NIST has released draft standards for quantum-safe algorithms for public comment, after which the final standards will be available early next year.
Marking a nearly seven-year process and the final steps towards the world’s first post-quantum cryptography standards, the U.S. National Institute of Standards and Technology (NIST) has released draft standards for CRYSTALS-KYBER, CRYSTALS-DILITHIUM and SPHINCS+ publicly for a 90-day comment period starting Aug. 24, 2023.
DigiCert has been working with NIST and the Internet Engineering Task Force (IETF) on post-quantum cryptography (PQC) standards and will be actively testing and reviewing the draft standards during the comment period and incorporating these new algorithms into important protocols like TLS/SSL, S/MIME, SSH and so on.
This release signals to companies everywhere the need to take immediate steps toward updating their cryptographic systems and software to these quantum-safe algorithms, once finalized, well ahead of the arrival of quantum computers. Companies that delay in implementing these updates may be at risk for a predicted spike in “harvest now – decrypt later” strategies undertaken by bad actors who compromise systems today to collect encrypted data, with the intention of decrypting it later with quantum computers.
In today’s post, we provide background on quantum cryptography and a guide for organizations on how to prepare for quantum cryptography and protect current assets against future threats.
Public key infrastructures are crucial to digital trust, protecting everything from web connections and email to digitally signed documents and code. To do that, they rely on asymmetric cryptography. The algorithms in place today (RSA, ECC) are based on mathematically challenging problems, such as factoring very large numbers, which are computationally difficult for current computers. However, while it would take a traditional computer years to break these algorithms, a quantum computer could solve these hard math problems in minutes, as quantum computers possess non-intuitive properties like superposition and entanglement, allowing them to process multiple simultaneous states.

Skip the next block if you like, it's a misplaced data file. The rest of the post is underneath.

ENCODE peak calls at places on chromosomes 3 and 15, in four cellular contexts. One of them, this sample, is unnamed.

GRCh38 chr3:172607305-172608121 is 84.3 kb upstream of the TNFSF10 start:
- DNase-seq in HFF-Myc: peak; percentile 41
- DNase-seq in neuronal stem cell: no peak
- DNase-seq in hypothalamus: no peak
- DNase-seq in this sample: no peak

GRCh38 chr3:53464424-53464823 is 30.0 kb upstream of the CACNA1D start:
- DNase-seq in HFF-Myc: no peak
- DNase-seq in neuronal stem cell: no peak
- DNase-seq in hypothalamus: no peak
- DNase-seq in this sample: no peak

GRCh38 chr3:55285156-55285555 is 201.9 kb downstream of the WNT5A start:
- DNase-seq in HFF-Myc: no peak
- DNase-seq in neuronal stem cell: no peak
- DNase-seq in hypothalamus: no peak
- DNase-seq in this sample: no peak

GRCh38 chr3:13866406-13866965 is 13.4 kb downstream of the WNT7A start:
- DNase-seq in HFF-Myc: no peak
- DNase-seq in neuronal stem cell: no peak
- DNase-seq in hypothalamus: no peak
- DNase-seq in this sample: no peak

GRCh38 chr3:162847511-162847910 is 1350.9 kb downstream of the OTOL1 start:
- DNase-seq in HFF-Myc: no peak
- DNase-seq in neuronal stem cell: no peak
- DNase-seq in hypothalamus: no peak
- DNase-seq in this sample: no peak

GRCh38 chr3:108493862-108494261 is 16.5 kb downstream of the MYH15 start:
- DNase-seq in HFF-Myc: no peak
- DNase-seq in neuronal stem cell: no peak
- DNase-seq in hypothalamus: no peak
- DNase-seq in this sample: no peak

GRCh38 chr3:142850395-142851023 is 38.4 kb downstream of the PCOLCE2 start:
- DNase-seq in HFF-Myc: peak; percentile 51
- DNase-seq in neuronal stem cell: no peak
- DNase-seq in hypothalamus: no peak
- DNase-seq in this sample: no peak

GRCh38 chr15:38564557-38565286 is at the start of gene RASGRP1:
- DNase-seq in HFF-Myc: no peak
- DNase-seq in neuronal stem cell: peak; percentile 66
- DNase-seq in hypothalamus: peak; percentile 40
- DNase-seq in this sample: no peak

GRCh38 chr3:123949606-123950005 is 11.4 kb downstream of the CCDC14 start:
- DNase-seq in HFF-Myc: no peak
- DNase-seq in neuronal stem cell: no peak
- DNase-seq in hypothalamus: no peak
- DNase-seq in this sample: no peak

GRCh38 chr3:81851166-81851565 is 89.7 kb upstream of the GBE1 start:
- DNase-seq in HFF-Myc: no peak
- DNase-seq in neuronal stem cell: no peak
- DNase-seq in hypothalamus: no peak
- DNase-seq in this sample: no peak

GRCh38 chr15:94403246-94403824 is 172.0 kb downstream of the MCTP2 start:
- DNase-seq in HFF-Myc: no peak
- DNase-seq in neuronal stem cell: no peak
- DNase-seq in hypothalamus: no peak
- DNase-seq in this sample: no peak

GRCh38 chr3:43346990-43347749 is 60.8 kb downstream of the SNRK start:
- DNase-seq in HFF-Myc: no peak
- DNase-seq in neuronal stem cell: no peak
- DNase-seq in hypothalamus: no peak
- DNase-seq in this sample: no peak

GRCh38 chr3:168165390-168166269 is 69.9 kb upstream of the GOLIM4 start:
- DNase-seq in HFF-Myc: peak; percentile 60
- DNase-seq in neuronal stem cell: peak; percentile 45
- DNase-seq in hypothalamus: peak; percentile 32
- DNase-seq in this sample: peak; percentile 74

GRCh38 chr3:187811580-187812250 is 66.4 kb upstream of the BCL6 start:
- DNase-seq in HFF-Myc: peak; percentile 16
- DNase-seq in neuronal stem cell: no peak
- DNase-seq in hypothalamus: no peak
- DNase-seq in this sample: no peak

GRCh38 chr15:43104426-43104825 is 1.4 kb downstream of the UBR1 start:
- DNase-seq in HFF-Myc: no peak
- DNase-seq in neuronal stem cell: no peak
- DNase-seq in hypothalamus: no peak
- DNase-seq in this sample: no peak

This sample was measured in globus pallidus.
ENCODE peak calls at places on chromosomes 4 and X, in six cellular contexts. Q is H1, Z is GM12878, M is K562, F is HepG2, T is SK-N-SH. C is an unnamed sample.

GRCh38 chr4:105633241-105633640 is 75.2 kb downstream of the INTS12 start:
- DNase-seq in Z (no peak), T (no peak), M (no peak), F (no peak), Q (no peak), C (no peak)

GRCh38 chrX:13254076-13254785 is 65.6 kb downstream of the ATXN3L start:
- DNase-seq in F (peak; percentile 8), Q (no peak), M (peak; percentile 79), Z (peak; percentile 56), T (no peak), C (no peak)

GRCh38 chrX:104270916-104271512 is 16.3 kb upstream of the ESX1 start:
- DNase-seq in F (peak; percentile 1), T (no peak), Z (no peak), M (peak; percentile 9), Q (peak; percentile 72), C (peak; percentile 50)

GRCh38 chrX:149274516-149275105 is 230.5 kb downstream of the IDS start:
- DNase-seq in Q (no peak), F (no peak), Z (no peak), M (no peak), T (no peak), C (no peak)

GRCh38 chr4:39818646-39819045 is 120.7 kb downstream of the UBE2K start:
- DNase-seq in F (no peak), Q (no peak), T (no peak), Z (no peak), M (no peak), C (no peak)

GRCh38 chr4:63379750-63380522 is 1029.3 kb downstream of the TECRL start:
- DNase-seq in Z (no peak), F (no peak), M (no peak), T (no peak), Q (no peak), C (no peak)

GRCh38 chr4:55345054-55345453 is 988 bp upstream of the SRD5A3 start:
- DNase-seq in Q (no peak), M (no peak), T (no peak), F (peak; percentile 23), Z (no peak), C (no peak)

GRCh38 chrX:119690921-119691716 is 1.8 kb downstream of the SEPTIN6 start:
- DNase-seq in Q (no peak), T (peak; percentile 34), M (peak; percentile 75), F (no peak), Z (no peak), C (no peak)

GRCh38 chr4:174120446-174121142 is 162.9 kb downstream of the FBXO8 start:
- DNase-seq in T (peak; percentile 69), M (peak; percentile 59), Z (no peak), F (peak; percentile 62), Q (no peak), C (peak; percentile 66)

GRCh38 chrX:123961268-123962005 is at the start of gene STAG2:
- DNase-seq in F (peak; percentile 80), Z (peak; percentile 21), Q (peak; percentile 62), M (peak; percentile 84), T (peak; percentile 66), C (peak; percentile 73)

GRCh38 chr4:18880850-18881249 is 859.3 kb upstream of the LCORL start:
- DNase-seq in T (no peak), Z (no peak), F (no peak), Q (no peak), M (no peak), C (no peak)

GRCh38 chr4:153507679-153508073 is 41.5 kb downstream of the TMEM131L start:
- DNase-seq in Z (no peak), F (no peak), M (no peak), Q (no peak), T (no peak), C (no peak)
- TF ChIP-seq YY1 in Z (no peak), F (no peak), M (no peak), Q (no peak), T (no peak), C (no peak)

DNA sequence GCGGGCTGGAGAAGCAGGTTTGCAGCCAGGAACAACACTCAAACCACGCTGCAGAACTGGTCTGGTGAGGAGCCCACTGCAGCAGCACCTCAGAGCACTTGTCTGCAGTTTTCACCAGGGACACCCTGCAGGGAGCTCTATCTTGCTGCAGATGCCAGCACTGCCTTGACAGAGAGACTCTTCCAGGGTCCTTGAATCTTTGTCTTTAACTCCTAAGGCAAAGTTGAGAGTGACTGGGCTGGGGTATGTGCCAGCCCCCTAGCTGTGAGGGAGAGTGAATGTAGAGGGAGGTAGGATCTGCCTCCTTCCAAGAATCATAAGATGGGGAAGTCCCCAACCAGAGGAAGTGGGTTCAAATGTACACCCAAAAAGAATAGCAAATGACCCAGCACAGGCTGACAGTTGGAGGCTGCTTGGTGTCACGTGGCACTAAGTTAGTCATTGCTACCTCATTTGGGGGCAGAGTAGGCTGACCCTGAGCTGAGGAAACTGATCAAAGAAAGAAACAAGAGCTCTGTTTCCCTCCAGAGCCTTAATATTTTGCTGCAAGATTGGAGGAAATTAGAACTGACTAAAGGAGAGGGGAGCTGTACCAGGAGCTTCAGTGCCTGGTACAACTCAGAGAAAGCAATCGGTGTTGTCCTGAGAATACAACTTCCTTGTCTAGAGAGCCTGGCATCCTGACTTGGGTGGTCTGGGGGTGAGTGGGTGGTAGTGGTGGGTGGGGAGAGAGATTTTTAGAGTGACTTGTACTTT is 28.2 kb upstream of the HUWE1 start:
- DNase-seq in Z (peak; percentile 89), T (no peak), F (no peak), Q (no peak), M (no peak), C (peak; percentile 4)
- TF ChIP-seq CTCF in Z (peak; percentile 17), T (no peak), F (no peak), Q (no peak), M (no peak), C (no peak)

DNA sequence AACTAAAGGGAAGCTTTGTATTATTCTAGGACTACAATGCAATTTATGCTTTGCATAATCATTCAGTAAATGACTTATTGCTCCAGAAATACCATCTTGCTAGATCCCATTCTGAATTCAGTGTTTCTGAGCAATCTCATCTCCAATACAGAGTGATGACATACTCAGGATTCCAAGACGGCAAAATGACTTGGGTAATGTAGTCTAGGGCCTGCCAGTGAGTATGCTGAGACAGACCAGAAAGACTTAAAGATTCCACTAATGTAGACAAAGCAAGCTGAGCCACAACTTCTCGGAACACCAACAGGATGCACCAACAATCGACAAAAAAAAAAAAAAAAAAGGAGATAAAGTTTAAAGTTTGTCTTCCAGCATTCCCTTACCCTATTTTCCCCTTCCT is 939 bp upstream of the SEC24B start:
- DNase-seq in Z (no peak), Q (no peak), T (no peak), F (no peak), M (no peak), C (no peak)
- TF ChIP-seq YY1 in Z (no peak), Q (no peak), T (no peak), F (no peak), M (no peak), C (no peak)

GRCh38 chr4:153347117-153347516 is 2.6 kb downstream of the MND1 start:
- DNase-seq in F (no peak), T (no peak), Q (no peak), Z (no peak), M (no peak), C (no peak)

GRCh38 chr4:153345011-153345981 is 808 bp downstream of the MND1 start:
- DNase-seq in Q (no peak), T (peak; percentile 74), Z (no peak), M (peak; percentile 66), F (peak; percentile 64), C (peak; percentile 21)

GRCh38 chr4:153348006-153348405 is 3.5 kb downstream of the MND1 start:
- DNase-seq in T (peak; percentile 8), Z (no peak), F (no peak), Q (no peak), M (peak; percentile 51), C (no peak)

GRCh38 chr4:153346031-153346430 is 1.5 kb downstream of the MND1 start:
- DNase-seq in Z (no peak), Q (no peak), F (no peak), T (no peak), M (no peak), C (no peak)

The NIST effort to select, evaluate and standardize PQC algorithms is based on even harder math problems (e.g., lattice cryptography) that are difficult for both traditional computers and quantum computers. These algorithms do not require a quantum computer themselves; they protect against them and will be critical for maintaining trust once quantum computing becomes a reality.
On July 5, 2022, NIST announced the following quantum-resistant algorithms have been selected for standardization:
a. CRYSTALS-DILITHIUM is the preferred general-purpose digital signing algorithm, for example, for future digital certificates and signed documents.
b. SPHINCS+ has the advantage that its security properties are based on hash functions, and so provides some additional confidence about the long-term security of the algorithm, but at the cost of reduced performance.
c. FALCON was also selected because it may have some performance benefits in certain use cases. While the standards for the other three were released today, FALCON standards will not be released for several months.
Quantum-safe signatures function the same as traditional digital signatures and allow the holder of a private key to prove they signed a particular message. These signatures will replace traditional RSA and ECC digital signatures.